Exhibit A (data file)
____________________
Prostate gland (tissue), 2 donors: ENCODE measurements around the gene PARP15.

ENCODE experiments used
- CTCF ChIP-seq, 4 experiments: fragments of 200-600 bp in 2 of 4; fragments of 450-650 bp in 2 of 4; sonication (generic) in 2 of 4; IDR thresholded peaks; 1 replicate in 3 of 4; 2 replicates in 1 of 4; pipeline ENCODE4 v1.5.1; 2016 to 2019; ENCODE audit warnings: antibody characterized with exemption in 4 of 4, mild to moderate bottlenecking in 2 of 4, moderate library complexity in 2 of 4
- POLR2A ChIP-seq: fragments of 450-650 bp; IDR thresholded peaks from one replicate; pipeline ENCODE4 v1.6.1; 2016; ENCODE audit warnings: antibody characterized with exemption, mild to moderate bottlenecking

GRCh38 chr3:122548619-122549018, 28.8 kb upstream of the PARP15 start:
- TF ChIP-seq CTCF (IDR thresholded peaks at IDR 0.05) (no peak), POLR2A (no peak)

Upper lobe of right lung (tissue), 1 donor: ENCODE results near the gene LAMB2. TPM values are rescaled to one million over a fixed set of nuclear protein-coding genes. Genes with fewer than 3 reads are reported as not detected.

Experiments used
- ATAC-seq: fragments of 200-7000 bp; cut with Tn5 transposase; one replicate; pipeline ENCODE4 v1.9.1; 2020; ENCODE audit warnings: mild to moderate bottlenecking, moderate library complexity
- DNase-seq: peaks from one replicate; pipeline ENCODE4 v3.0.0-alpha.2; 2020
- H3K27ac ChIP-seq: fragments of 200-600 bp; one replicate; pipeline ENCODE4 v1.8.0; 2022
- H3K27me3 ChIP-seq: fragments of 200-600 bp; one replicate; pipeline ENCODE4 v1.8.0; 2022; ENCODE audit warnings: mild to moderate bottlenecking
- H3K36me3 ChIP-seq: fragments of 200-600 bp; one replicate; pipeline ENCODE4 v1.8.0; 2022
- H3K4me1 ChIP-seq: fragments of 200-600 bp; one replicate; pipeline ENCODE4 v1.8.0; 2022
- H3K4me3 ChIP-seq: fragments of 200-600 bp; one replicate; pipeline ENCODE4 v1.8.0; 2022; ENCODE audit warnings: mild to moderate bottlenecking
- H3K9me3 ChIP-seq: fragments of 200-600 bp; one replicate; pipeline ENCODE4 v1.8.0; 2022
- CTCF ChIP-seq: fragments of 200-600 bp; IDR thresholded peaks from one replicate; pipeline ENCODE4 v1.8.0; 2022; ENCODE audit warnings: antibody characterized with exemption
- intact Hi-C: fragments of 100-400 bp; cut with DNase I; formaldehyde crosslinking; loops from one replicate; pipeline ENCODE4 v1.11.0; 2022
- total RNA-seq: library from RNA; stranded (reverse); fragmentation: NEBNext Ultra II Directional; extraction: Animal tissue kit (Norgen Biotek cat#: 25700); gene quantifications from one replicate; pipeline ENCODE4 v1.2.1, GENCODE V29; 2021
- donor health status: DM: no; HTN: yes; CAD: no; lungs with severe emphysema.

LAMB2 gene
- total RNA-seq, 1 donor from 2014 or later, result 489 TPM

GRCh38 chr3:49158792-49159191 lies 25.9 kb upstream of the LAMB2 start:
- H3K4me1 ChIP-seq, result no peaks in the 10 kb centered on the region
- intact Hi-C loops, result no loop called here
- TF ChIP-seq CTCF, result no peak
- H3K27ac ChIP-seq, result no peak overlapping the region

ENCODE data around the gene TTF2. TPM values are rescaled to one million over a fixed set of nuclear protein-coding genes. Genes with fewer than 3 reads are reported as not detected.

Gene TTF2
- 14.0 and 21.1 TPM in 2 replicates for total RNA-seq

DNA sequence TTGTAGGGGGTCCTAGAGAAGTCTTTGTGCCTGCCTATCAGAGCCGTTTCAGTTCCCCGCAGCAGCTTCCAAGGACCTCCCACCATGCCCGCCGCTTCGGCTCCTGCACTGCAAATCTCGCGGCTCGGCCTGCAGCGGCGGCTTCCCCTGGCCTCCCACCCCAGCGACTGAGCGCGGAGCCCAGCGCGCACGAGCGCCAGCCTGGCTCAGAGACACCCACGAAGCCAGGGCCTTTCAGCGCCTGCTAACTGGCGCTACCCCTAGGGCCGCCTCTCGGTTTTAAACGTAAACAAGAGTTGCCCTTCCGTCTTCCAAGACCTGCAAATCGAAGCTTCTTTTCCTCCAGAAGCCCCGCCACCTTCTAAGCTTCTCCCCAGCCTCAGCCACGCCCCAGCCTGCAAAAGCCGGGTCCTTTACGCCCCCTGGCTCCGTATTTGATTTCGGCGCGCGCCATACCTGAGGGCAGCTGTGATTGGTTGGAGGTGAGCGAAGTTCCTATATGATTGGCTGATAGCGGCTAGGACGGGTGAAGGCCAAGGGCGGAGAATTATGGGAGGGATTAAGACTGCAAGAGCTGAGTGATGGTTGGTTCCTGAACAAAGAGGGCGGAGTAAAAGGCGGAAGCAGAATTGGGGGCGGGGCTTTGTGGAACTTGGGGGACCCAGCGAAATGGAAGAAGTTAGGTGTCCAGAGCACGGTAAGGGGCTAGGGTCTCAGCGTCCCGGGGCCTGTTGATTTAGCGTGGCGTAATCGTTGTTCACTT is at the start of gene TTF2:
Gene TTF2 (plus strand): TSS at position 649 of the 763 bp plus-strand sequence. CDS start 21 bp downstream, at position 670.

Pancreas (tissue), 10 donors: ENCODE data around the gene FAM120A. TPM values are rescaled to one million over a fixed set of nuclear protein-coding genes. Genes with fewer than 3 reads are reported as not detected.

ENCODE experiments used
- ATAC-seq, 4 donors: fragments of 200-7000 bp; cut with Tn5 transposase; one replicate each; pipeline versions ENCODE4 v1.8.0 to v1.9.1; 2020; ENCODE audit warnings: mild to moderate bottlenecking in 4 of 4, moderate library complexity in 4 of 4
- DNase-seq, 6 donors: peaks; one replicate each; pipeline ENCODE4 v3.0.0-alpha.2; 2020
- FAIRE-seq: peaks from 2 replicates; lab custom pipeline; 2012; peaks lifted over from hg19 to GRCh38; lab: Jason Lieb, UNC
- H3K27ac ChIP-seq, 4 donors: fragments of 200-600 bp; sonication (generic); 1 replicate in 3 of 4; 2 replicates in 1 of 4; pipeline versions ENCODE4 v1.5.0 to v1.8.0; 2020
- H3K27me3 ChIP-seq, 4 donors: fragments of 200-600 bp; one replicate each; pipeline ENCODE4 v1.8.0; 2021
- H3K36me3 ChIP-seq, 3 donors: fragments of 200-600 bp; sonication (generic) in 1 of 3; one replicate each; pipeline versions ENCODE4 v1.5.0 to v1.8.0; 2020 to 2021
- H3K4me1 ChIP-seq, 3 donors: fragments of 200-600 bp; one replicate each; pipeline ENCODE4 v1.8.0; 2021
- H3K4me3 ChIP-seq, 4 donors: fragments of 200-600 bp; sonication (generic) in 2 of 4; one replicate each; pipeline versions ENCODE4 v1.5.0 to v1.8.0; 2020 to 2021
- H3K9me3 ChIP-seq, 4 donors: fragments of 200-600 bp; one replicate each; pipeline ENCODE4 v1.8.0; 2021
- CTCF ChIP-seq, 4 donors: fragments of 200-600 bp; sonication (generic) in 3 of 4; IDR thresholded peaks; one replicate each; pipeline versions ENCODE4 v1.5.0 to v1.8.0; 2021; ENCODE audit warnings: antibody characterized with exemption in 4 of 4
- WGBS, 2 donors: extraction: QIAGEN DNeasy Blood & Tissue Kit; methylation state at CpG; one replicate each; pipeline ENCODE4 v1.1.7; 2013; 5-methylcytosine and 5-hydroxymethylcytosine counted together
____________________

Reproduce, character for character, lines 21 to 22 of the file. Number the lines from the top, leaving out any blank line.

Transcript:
LAMB2 gene
- total RNA-seq, 1 donor from 2014 or later, result 489 TPM